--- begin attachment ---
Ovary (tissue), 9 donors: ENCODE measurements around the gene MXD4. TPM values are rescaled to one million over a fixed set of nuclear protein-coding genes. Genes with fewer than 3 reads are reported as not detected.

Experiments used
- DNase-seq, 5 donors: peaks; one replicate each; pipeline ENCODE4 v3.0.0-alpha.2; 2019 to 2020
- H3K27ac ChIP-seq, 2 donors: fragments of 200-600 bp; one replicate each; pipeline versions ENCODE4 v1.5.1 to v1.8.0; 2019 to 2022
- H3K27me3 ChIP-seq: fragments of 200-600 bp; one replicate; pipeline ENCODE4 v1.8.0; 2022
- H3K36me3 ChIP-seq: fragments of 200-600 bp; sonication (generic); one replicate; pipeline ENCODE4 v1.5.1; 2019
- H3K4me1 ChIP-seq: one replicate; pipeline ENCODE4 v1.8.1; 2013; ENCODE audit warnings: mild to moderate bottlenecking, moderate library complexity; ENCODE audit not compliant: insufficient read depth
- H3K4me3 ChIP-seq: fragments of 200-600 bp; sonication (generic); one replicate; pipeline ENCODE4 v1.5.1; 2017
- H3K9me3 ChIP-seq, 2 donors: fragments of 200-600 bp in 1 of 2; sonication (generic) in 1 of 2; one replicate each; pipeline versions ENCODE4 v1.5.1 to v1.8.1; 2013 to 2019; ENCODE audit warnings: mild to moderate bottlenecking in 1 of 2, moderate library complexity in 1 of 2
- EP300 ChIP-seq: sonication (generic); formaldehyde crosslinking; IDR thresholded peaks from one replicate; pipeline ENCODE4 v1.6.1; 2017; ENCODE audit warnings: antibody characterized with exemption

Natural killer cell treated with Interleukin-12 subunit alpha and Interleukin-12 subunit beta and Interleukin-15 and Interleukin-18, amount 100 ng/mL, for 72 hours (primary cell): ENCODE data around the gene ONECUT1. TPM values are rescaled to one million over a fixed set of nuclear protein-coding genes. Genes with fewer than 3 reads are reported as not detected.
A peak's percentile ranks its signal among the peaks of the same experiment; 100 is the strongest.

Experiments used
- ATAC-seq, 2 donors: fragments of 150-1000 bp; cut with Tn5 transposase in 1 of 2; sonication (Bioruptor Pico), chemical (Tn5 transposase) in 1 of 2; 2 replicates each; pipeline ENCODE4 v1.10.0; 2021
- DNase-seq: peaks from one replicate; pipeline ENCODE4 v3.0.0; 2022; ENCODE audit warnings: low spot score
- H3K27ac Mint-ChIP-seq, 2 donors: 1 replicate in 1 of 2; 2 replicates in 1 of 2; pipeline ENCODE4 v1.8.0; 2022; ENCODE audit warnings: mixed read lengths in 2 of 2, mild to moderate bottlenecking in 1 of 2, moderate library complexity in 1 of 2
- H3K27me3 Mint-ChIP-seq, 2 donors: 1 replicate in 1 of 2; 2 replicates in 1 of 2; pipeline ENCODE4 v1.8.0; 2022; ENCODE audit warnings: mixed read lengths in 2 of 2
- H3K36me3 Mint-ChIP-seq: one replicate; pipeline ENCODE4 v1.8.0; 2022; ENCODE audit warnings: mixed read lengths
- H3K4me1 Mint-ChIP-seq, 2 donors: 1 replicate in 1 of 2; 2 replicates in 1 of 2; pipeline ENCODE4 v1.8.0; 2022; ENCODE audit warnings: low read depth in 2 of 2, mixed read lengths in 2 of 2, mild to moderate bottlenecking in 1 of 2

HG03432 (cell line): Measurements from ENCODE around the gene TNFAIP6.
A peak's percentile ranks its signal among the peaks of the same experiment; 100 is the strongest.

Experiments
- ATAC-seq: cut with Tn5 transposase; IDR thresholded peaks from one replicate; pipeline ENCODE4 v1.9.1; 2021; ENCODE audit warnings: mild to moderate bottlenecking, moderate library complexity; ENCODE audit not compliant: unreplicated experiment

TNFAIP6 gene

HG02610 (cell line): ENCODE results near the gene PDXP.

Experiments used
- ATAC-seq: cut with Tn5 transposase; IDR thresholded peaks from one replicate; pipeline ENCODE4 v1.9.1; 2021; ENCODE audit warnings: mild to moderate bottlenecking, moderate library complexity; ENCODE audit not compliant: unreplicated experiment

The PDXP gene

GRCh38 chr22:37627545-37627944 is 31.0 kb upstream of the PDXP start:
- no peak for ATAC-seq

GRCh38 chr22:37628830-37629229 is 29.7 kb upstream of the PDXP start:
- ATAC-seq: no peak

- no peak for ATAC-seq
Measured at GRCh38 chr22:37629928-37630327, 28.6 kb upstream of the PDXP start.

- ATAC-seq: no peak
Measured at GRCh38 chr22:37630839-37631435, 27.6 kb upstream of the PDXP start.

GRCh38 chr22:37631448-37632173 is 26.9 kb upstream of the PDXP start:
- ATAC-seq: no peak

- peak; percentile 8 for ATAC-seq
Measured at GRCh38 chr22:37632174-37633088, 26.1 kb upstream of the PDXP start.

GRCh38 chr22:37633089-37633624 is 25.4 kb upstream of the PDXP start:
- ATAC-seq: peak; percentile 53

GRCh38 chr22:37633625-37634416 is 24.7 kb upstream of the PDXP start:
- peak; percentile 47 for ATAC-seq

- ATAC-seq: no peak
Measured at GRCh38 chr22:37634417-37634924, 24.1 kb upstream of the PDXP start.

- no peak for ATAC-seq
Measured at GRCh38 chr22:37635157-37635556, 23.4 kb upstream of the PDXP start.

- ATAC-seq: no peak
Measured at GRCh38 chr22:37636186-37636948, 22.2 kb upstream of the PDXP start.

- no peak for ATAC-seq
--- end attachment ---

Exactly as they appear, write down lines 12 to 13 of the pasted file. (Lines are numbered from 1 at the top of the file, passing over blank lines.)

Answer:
A peak's percentile ranks its signal among the peaks of the same experiment; 100 is the strongest.

Experiments used